Myopia or nearsightedness affects millions of people worldwide. It develops when the eyeball is very long or if the cornea is too curved. This causes light to focus in front of your retina instead of on it. It leaves you with blurry vision when looking at distant objects, while close ones appear clear.
Prescription glasses and contact lenses help correct myopia. Understanding the causes and development of this condition is vital. It will help you prevent its progression and potential complications.
Genetics can contribute to the development of myopia. A child is more likely to develop the refractive error if one or both of their parents have it. Those with two myopic parents have a higher chance of developing the condition.
Genetics plays a significant role in determining eye shape and cornea thickness. These two factors affect the development of myopia. However, genetics alone does not guarantee the growth of nearsightedness.
One’s lifestyle can contribute to the development of nearsightedness. For example, studies show that children who opt for more time indoors instead of outdoors have a higher risk of developing the condition.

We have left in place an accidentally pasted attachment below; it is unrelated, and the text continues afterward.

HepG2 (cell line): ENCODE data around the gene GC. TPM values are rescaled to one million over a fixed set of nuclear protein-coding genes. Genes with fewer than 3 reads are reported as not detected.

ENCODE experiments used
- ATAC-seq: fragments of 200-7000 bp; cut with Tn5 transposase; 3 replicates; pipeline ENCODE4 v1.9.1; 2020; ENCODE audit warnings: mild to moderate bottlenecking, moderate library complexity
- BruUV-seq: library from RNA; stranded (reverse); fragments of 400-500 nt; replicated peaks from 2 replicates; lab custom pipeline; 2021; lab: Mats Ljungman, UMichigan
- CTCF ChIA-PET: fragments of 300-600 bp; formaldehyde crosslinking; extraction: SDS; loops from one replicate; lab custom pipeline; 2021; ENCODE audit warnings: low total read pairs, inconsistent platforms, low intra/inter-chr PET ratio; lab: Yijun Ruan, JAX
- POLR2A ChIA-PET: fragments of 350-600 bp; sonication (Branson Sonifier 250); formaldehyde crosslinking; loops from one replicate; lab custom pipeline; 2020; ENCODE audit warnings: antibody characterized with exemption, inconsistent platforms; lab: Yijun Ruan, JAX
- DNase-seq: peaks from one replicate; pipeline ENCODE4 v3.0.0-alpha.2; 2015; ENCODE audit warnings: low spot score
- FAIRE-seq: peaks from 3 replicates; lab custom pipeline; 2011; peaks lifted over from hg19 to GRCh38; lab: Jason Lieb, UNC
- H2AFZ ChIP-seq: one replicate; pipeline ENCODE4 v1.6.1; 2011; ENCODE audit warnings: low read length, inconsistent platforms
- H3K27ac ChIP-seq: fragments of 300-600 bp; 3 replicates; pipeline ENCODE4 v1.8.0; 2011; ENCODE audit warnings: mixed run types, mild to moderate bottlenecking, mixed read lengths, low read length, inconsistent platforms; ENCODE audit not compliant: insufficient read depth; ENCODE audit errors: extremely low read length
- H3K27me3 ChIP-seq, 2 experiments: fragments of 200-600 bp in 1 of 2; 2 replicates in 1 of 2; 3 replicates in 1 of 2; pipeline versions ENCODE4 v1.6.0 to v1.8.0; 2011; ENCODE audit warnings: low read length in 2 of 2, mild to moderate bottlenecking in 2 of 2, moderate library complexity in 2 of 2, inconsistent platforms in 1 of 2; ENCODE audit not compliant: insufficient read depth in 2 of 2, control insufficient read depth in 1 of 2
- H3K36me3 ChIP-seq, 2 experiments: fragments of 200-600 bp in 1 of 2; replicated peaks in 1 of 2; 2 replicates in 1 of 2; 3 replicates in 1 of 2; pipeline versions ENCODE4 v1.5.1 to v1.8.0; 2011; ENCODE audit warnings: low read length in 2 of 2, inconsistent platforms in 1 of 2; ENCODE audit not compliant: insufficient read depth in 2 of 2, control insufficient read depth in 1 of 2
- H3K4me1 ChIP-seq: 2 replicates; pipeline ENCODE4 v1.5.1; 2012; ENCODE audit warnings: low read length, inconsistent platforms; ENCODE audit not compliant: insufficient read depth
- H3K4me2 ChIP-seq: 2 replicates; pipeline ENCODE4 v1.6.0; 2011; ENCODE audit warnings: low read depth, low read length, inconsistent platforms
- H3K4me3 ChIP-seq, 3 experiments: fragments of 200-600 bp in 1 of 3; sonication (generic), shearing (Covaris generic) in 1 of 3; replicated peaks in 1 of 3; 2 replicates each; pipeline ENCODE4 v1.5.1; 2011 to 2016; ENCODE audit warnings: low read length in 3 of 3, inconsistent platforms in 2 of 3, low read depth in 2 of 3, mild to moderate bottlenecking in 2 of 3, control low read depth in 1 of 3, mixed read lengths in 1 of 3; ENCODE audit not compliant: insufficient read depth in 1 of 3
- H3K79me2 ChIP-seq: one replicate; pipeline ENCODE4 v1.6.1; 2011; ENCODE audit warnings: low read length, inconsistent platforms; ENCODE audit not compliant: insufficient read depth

Additionally, spending long hours reading can increase the chances of myopia development. Reading or close-up activities can cause the eye to elongate, leading to nearsightedness.
Myopia typically develops in childhood and adolescence, with its onset occurring at ages six to 14. During this time, the eye is still developing, and any changes in length or shape can lead to nearsightedness.
However, myopia can also develop in adulthood, particularly in people over 40. It is commonly known as degenerative or age-related myopia, often resulting from changes in the structure of the eye.
Prolonged near work, like reading or extensive computer use, has a link to the increased risk of developing myopia. Continuous or extended use of digital devices like smartphones and computers can cause eyestrain. Eyestrain, in turn, can cause difficulty focusing on distant objects and may lead to nearsightedness.
When the eyes become tired or strained, they may experience accommodative spasms. These involuntary contractions of the eye muscles cause the lenses to thicken and curve more. It causes light to focus in front of the retina instead of on it, causing blurred vision and myopic symptoms.
Diabetes is a metabolic disorder affecting the body’s ability to regulate blood sugar levels. It can contribute to myopia. It does so by causing changes in the structure and function of the blood vessels in the eyes.
Diabetes can lead to diabetic retinopathy by damaging the blood vessels. It can cause swelling and fluid buildup in the retina, eventually affecting your vision. It can do so by causing changes in the shape of the eye.
These changes can lead to myopia or make existing myopia worse. To help you deal with them, experts advise regulating your blood sugar levels to reduce your chances of developing myopia.
For more about myopia, visit Grand Eye Care at our office in River Grove, Illinois. Call (708) 816-2020 to book an appointment today.